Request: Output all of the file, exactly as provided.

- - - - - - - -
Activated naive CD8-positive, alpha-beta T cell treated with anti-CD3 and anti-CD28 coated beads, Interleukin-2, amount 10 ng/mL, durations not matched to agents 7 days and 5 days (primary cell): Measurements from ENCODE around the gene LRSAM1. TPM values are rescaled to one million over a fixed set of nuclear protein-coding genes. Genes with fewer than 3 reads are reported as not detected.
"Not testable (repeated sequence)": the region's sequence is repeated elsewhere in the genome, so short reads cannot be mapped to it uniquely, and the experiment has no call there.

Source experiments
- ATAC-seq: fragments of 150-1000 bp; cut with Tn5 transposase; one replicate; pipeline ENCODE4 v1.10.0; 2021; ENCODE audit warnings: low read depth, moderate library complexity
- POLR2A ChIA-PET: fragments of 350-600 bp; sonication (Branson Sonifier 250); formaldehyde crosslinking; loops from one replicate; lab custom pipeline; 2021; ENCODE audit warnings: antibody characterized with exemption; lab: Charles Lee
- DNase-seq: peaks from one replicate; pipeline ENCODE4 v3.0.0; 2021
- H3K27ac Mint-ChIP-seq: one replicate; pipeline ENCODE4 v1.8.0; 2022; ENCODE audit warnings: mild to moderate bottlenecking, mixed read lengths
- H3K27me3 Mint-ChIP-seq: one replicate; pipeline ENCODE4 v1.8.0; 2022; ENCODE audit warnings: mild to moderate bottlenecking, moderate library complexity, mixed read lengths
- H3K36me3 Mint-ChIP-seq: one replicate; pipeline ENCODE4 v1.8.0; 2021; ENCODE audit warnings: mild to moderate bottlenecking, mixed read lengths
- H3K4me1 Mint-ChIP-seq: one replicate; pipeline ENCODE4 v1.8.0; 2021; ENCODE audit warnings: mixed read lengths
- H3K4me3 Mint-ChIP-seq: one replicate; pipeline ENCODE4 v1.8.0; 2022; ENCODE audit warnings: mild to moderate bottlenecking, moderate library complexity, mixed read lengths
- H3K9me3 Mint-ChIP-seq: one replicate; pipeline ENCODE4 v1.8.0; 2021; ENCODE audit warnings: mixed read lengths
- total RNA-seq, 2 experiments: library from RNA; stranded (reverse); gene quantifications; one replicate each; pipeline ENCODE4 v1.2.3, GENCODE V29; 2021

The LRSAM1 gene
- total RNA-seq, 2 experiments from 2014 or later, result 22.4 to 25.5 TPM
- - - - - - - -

Activated naive CD8-positive, alpha-beta T cell treated with anti-CD3 and anti-CD28 coated beads, Interleukin-2, amount 10 ng/mL, durations not matched to agents 7 days and 5 days (primary cell): Measurements from ENCODE around the gene LRSAM1. TPM values are rescaled to one million over a fixed set of nuclear protein-coding genes. Genes with fewer than 3 reads are reported as not detected.
"Not testable (repeated sequence)": the region's sequence is repeated elsewhere in the genome, so short reads cannot be mapped to it uniquely, and the experiment has no call there.

Source experiments
- ATAC-seq: fragments of 150-1000 bp; cut with Tn5 transposase; one replicate; pipeline ENCODE4 v1.10.0; 2021; ENCODE audit warnings: low read depth, moderate library complexity
- POLR2A ChIA-PET: fragments of 350-600 bp; sonication (Branson Sonifier 250); formaldehyde crosslinking; loops from one replicate; lab custom pipeline; 2021; ENCODE audit warnings: antibody characterized with exemption; lab: Charles Lee
- DNase-seq: peaks from one replicate; pipeline ENCODE4 v3.0.0; 2021
- H3K27ac Mint-ChIP-seq: one replicate; pipeline ENCODE4 v1.8.0; 2022; ENCODE audit warnings: mild to moderate bottlenecking, mixed read lengths
- H3K27me3 Mint-ChIP-seq: one replicate; pipeline ENCODE4 v1.8.0; 2022; ENCODE audit warnings: mild to moderate bottlenecking, moderate library complexity, mixed read lengths
- H3K36me3 Mint-ChIP-seq: one replicate; pipeline ENCODE4 v1.8.0; 2021; ENCODE audit warnings: mild to moderate bottlenecking, mixed read lengths
- H3K4me1 Mint-ChIP-seq: one replicate; pipeline ENCODE4 v1.8.0; 2021; ENCODE audit warnings: mixed read lengths
- H3K4me3 Mint-ChIP-seq: one replicate; pipeline ENCODE4 v1.8.0; 2022; ENCODE audit warnings: mild to moderate bottlenecking, moderate library complexity, mixed read lengths
- H3K9me3 Mint-ChIP-seq: one replicate; pipeline ENCODE4 v1.8.0; 2021; ENCODE audit warnings: mixed read lengths
- total RNA-seq, 2 experiments: library from RNA; stranded (reverse); gene quantifications; one replicate each; pipeline ENCODE4 v1.2.3, GENCODE V29; 2021

The LRSAM1 gene
- total RNA-seq, 2 experiments from 2014 or later, result 22.4 to 25.5 TPM